3. Rely on the power of routines. All kids feel safe when they know what to expect on a daily basis. Kids who are spirited or intense especially need routines to help “ground” them in what’s expected when. For kids that have ADHD or who are just easily overwhelmed, list the tasks that are part of the routine, and give positive feedback for following each step. For example, one mom I worked with realized that saying, “Go get ready for bed” didn’t inspire her son to take action. During a family meeting, she asked her son to help her come up with a list of things that he does to get ready for bed. She asked, “First you do _______. What happens next? And after that?” They posted the list in the hallway, near the bedrooms and bathrooms, and she started to say, “Check your ‘Get Ready For Bed” Chart. What’s the first thing on it?” Then she praised him for getting started. Pretty soon, he had internalized the routine and would sometimes remind his mom when she would skip a step (like trying to read two stories instead of three!).

4. Take mini-breaks often. Those of us with kids who push the boundaries and who require much of our energy (hmmm..sounds like all kids) need to replenish our diminishing energy so we can parent well. One of the quickest ways to do this is to practice deep breathing. During one particularly stressful time in my life I actually had a “cue card” posted in my office that said simply, “Breathe.” During stress we often hold our breath without even realizing it. Breathing deeply will help you feel more relaxed and energized. Another way to take a mini-break is to find something that brings you joy or inspiration visually and keep it where you can see it. For me, inspirational quotes work wonders, so I keep them where I can refer to them often. For one of the moms I worked with, she kept music on her i-Pod that lifted her spirits. When she had five minutes to spare, she’d listen and get recharged. Other ideas include drinking a cup of tea or coffee out of a favorite mug, or calling a supportive friend. Make a list of activities that take 3 minutes (or fewer) to do and start by doing 1 or 2 a day. Gradually increase until you are doing as many as you can, and notice your energy increasing as well!

5. Parent in ways that honor your style. As a mom who likes to create art, read, scrapbook, play with pets and have her own business, I thrive on being busy. And guess what? My house reflects that! On my kitchen counter you’ll find acrylic paint (the kids and I just had to paint the other day—the paints were on sale and the colors just said “Spring”). On my tables, you’ll find stacks of books and magazines. My children’s artwork is scattered on my fridge. If I compare my household organizational skills to those of my friend, I’d come up woefully short. Her house is immaculate. She always knows what’s for dinner, and it’s usually not left-overs. Pet hair doesn’t grace her furniture. No paper piles inhabit her tables. One day I said to her. “I wish I could be like you when I grow up. Organized. Structured. Everything in it’s place.” She floored me when she said, “Well, I wish I could give myself permission to paint and be creative. I admire all that you do, but I know my limits. It would stress me out to have all that art stuff everywhere.” That day, she gave me the gift of accepting who I am as a mother and a person. Just as our kids come wired in a certain way, so do we as moms. Each of us has areas we’d like to improve in. Each of us also has our strengths. So go forth and parent with style–your style!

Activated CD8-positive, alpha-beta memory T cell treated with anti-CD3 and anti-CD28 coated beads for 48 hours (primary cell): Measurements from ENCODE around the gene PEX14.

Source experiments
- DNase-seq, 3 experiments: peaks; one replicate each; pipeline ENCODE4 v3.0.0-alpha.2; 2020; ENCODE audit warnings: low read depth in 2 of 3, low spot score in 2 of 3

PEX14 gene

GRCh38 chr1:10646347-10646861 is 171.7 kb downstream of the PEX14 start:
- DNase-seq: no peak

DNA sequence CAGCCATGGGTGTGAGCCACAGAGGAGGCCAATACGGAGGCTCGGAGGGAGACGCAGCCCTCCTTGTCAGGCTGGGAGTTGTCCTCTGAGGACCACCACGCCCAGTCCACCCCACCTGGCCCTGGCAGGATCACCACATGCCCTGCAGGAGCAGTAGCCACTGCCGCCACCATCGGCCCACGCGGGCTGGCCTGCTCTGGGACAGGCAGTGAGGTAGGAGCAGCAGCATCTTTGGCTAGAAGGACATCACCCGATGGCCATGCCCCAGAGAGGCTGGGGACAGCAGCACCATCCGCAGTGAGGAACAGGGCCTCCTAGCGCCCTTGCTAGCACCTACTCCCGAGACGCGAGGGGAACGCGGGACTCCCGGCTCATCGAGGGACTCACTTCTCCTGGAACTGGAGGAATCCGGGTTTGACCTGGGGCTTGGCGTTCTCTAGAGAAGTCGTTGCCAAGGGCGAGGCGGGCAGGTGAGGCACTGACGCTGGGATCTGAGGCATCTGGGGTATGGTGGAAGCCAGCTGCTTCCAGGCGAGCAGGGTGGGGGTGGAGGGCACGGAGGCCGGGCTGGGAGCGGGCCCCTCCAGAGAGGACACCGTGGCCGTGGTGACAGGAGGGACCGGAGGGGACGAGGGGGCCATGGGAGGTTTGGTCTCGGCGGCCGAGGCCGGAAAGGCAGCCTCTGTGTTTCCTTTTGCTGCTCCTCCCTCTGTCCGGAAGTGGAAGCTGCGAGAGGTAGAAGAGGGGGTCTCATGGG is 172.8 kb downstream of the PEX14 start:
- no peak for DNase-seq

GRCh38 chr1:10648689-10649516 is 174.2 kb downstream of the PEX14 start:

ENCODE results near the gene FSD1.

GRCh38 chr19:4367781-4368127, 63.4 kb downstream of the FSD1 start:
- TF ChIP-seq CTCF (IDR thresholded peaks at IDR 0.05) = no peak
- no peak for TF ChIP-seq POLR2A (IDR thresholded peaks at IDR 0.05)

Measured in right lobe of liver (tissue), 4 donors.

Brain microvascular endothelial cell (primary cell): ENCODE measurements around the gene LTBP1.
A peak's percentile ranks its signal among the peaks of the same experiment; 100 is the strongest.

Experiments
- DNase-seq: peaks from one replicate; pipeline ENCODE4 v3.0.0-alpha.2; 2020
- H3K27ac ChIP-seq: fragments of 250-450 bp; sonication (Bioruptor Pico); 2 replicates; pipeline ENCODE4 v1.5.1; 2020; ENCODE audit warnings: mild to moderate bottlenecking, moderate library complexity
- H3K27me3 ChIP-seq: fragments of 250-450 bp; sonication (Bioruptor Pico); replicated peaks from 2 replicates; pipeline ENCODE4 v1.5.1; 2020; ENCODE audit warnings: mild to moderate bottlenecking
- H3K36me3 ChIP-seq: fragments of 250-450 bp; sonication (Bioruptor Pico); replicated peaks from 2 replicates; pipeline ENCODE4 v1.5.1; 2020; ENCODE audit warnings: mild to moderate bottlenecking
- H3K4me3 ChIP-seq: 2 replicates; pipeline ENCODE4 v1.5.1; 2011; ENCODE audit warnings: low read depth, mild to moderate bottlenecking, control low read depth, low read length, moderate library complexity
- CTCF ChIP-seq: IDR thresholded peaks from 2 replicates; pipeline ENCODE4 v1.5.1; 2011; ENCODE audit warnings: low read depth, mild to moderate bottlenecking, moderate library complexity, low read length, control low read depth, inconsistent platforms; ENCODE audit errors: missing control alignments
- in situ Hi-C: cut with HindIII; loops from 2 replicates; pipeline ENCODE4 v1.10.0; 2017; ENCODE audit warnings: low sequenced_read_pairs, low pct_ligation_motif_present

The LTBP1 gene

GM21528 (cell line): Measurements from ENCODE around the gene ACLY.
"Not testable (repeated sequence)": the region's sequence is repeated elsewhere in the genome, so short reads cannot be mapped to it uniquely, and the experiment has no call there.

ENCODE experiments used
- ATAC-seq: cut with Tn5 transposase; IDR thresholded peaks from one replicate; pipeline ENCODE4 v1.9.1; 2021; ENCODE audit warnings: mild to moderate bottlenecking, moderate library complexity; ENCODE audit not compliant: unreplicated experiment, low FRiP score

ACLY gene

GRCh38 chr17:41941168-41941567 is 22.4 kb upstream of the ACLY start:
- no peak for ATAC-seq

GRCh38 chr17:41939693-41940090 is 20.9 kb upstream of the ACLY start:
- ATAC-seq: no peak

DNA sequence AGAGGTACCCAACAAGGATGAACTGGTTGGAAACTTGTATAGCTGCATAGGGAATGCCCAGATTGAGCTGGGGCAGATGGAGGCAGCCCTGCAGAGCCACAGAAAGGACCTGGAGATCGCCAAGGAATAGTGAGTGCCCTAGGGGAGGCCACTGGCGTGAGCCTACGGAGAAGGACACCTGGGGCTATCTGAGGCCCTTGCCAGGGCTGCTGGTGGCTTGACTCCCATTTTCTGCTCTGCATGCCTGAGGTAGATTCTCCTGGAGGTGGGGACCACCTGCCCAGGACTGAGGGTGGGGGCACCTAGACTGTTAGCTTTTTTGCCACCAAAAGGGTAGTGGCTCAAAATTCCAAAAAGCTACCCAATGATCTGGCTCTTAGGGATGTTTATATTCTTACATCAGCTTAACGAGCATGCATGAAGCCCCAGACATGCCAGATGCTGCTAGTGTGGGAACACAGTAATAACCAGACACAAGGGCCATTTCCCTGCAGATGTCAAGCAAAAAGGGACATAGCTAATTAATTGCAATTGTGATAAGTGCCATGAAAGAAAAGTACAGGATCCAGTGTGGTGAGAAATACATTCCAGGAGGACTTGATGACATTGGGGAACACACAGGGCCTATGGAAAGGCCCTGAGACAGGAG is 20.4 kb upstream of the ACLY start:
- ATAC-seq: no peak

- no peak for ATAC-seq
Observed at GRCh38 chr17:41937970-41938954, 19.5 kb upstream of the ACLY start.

How AD/HD Affects Fathers


Compassion and forgiveness are the cornerstones of parenting. These concepts become even more critical when we have children who feel misunderstood and out-of-step with the world around them. Fathers play an important role in the lives of their children with ADHD. When a father makes a conscious effort to adjust his expectations for his son with ADHD, a more positive and equally reinforcing relationship begins to develop. As one father put it:

“Once I accepted that Michael is who he is, and was not going to be immediately who I expected him to be, my attitude towards him became more forgiving. I think he sees that I really care, and that I am not pushing him the way I use to. Pushing him to achieve, or pay attention, or to like the things that I like was the wrong approach with him. Now that I have backed off, things are less strained. I also enjoy him much more and we have better times together.”

page 30, Voices from Fatherhood: Fathers, Sons and ADHD by Patrick Kilcarr, PhD and Patricia Quinn, MD